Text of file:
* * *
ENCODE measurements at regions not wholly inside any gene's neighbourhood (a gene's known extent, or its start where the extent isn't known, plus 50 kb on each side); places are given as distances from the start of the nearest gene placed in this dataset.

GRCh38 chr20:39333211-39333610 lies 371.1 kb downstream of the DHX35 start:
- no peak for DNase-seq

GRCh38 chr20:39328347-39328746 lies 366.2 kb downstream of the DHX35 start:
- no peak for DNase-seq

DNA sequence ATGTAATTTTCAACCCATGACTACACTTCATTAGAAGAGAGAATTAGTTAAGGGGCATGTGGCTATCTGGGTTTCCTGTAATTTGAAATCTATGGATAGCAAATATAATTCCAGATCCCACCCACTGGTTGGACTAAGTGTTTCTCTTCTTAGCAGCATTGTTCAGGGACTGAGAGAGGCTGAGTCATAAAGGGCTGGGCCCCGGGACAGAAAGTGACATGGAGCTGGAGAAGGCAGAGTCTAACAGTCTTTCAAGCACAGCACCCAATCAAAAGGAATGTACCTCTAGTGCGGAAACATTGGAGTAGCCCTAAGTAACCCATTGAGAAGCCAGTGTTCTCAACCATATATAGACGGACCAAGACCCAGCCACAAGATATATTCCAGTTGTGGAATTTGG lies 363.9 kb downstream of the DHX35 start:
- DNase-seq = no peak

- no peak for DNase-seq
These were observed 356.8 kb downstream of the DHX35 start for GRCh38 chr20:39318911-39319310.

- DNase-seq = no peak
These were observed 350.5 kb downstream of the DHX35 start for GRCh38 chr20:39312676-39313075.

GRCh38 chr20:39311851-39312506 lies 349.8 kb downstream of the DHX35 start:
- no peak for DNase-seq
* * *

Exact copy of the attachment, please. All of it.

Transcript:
ENCODE measurements at regions not wholly inside any gene's neighbourhood (a gene's known extent, or its start where the extent isn't known, plus 50 kb on each side); places are given as distances from the start of the nearest gene placed in this dataset.

GRCh38 chr20:39333211-39333610 lies 371.1 kb downstream of the DHX35 start:
- no peak for DNase-seq

GRCh38 chr20:39328347-39328746 lies 366.2 kb downstream of the DHX35 start:
- no peak for DNase-seq

DNA sequence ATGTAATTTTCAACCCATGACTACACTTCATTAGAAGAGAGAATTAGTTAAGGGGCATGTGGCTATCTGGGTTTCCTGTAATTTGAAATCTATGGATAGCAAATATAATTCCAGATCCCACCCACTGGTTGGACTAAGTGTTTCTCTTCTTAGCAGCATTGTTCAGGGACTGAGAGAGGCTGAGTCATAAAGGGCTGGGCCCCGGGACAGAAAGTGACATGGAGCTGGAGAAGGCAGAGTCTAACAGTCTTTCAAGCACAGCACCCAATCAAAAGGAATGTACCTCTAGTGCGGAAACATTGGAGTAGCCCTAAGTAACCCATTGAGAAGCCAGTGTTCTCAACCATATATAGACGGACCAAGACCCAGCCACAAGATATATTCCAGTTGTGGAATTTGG lies 363.9 kb downstream of the DHX35 start:
- DNase-seq = no peak

- no peak for DNase-seq
These were observed 356.8 kb downstream of the DHX35 start for GRCh38 chr20:39318911-39319310.

- DNase-seq = no peak
These were observed 350.5 kb downstream of the DHX35 start for GRCh38 chr20:39312676-39313075.

GRCh38 chr20:39311851-39312506 lies 349.8 kb downstream of the DHX35 start:
- no peak for DNase-seq